X supports several color models, including monochrome, greyscale, pseudocolor and true color. With monochrome and true color, there is a one-to-one mapping between the colors available to an application and the colors supported by the display hardware. So if the display hardware supports 16 million different colors simultaneously, an application can use as many of the colors as it needs. Pseudocolor supports the mapping of a limited number of application colors to a large number display colors. When a vendor states that a particular hardware/software combination supports 256 different simultaneous colors out of a palette of 16 million, that is describing the use of pseudocolor. The table that maps each of those 256 application colors to an actual display color is called a colormap.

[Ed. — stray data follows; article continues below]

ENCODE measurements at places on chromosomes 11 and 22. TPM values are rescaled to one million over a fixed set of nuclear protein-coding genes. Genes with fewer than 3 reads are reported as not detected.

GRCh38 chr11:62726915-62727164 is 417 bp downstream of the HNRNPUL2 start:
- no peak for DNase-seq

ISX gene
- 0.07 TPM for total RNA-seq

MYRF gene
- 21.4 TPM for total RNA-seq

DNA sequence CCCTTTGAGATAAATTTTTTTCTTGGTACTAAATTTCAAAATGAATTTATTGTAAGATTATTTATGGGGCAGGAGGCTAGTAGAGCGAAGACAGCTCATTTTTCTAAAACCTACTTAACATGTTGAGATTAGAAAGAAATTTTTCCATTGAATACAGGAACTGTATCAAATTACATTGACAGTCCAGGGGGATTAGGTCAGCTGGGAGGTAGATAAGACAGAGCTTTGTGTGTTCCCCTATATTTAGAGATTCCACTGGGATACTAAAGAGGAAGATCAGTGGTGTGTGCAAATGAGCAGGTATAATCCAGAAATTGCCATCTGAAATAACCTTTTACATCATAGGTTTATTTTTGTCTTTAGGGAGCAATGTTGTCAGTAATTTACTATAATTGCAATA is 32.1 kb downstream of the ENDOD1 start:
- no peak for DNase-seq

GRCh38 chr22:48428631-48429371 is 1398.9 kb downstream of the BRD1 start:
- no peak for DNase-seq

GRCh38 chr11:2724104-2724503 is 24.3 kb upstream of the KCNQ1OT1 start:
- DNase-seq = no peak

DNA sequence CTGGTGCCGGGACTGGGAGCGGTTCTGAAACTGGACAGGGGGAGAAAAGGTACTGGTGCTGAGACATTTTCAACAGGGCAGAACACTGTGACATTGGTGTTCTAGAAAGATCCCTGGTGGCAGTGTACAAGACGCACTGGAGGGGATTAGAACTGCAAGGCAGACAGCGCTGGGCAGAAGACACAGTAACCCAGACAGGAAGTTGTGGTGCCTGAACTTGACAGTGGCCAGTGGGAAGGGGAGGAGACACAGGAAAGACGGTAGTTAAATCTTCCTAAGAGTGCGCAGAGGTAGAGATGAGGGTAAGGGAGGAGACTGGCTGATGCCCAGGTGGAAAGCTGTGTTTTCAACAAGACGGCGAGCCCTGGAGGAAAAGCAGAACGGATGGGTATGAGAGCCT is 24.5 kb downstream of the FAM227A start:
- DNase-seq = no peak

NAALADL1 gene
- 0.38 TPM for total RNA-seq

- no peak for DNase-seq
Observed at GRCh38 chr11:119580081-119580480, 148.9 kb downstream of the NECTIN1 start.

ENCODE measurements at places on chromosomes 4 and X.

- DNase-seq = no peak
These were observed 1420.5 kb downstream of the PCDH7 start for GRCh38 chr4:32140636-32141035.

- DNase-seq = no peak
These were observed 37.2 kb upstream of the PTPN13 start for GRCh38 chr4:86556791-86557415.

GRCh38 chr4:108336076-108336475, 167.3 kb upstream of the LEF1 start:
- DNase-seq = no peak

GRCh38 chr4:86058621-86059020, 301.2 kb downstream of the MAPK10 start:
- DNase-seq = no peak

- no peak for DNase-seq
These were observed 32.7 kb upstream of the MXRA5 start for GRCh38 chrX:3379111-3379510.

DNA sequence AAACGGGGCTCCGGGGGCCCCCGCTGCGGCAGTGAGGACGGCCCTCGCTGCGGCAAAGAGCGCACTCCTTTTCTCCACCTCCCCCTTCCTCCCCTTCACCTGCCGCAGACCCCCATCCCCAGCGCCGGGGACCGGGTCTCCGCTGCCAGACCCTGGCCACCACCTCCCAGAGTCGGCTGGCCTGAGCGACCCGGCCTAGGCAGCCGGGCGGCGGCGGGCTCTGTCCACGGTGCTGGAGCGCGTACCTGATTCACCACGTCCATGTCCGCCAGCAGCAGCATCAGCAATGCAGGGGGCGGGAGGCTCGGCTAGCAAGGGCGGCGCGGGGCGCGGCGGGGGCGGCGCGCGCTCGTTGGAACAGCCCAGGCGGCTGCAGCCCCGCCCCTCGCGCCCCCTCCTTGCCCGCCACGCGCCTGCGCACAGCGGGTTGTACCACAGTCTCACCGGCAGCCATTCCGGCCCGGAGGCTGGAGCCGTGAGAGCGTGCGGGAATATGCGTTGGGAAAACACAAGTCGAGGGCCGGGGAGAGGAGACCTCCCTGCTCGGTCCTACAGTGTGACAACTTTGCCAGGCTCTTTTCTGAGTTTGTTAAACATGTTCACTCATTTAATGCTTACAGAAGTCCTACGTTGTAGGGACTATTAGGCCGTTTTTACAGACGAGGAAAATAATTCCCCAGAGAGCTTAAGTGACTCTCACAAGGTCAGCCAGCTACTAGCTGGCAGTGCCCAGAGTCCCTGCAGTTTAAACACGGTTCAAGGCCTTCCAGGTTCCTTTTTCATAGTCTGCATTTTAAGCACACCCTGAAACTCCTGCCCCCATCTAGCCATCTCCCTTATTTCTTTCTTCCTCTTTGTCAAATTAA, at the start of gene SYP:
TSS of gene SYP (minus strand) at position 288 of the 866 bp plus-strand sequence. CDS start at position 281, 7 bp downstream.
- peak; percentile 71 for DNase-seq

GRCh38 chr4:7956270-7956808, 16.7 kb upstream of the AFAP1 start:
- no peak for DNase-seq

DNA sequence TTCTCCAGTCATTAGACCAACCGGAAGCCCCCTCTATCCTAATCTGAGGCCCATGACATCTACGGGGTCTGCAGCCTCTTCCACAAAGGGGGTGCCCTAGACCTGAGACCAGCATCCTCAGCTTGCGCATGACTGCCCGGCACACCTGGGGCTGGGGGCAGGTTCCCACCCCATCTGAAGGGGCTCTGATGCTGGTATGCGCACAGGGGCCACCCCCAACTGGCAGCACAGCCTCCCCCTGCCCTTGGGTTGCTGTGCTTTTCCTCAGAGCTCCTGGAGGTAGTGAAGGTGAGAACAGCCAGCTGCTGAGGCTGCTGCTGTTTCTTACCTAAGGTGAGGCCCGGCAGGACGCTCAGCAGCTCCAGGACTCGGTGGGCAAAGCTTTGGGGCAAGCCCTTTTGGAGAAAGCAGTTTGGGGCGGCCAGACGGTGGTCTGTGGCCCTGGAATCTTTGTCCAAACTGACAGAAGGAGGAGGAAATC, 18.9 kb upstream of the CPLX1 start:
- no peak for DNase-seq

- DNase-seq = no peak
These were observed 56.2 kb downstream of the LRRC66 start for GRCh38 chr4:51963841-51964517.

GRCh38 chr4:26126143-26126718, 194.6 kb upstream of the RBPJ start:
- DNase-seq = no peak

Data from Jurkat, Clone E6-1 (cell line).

An application may share a colormap with other applications,
or may allocate a private colormap.
If the shared colormap is writable, any application may
change the colors in the colormap. This allows a malicious
or misbehaving application to deny access to the shared colormap
to other applications, or to change the on-screen appearance of
other applications by modifying the shared colormap.